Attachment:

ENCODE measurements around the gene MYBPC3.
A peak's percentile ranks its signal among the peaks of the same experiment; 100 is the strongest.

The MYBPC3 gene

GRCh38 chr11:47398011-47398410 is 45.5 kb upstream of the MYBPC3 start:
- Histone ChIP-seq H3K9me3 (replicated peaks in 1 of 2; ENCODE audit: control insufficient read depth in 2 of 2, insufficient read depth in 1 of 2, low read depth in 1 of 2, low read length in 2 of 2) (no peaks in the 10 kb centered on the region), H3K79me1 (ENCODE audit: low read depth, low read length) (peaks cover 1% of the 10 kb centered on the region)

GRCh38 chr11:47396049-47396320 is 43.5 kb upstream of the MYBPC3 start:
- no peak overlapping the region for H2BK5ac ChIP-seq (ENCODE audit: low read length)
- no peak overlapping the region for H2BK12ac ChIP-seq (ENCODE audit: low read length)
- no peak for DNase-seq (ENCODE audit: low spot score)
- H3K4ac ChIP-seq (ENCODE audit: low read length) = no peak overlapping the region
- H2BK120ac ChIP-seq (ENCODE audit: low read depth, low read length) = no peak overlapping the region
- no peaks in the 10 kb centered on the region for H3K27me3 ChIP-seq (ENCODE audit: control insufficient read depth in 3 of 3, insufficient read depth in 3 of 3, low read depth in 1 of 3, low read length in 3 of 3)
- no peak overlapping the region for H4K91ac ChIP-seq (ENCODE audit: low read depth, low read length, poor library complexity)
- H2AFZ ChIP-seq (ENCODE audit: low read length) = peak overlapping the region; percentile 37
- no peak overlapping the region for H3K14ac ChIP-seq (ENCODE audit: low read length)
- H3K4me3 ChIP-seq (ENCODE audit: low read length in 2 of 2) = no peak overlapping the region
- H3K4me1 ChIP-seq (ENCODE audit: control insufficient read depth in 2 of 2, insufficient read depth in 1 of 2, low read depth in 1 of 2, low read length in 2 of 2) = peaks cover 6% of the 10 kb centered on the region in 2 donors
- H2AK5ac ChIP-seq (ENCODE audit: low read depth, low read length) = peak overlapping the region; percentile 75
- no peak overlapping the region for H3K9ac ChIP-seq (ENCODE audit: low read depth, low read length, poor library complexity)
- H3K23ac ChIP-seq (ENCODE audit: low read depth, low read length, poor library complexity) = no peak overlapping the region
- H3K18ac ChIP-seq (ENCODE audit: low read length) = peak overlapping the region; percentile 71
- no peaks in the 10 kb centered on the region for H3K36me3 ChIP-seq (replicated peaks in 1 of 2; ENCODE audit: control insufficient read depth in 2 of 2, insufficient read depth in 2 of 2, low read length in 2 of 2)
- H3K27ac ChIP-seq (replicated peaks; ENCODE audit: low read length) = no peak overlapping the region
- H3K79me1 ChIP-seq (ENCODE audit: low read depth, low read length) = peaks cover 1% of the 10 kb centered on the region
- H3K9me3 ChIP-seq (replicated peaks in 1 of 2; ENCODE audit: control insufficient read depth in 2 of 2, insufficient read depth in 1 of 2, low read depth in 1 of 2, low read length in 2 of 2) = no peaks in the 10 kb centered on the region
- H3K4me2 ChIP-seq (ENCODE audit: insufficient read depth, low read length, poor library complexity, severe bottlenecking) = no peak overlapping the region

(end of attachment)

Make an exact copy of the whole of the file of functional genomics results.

ENCODE measurements around the gene MYBPC3.
A peak's percentile ranks its signal among the peaks of the same experiment; 100 is the strongest.

The MYBPC3 gene

GRCh38 chr11:47398011-47398410 is 45.5 kb upstream of the MYBPC3 start:
- Histone ChIP-seq H3K9me3 (replicated peaks in 1 of 2; ENCODE audit: control insufficient read depth in 2 of 2, insufficient read depth in 1 of 2, low read depth in 1 of 2, low read length in 2 of 2) (no peaks in the 10 kb centered on the region), H3K79me1 (ENCODE audit: low read depth, low read length) (peaks cover 1% of the 10 kb centered on the region)

GRCh38 chr11:47396049-47396320 is 43.5 kb upstream of the MYBPC3 start:
- no peak overlapping the region for H2BK5ac ChIP-seq (ENCODE audit: low read length)
- no peak overlapping the region for H2BK12ac ChIP-seq (ENCODE audit: low read length)
- no peak for DNase-seq (ENCODE audit: low spot score)
- H3K4ac ChIP-seq (ENCODE audit: low read length) = no peak overlapping the region
- H2BK120ac ChIP-seq (ENCODE audit: low read depth, low read length) = no peak overlapping the region
- no peaks in the 10 kb centered on the region for H3K27me3 ChIP-seq (ENCODE audit: control insufficient read depth in 3 of 3, insufficient read depth in 3 of 3, low read depth in 1 of 3, low read length in 3 of 3)
- no peak overlapping the region for H4K91ac ChIP-seq (ENCODE audit: low read depth, low read length, poor library complexity)
- H2AFZ ChIP-seq (ENCODE audit: low read length) = peak overlapping the region; percentile 37
- no peak overlapping the region for H3K14ac ChIP-seq (ENCODE audit: low read length)
- H3K4me3 ChIP-seq (ENCODE audit: low read length in 2 of 2) = no peak overlapping the region
- H3K4me1 ChIP-seq (ENCODE audit: control insufficient read depth in 2 of 2, insufficient read depth in 1 of 2, low read depth in 1 of 2, low read length in 2 of 2) = peaks cover 6% of the 10 kb centered on the region in 2 donors
- H2AK5ac ChIP-seq (ENCODE audit: low read depth, low read length) = peak overlapping the region; percentile 75
- no peak overlapping the region for H3K9ac ChIP-seq (ENCODE audit: low read depth, low read length, poor library complexity)
- H3K23ac ChIP-seq (ENCODE audit: low read depth, low read length, poor library complexity) = no peak overlapping the region
- H3K18ac ChIP-seq (ENCODE audit: low read length) = peak overlapping the region; percentile 71
- no peaks in the 10 kb centered on the region for H3K36me3 ChIP-seq (replicated peaks in 1 of 2; ENCODE audit: control insufficient read depth in 2 of 2, insufficient read depth in 2 of 2, low read length in 2 of 2)
- H3K27ac ChIP-seq (replicated peaks; ENCODE audit: low read length) = no peak overlapping the region
- H3K79me1 ChIP-seq (ENCODE audit: low read depth, low read length) = peaks cover 1% of the 10 kb centered on the region
- H3K9me3 ChIP-seq (replicated peaks in 1 of 2; ENCODE audit: control insufficient read depth in 2 of 2, insufficient read depth in 1 of 2, low read depth in 1 of 2, low read length in 2 of 2) = no peaks in the 10 kb centered on the region
- H3K4me2 ChIP-seq (ENCODE audit: insufficient read depth, low read length, poor library complexity, severe bottlenecking) = no peak overlapping the region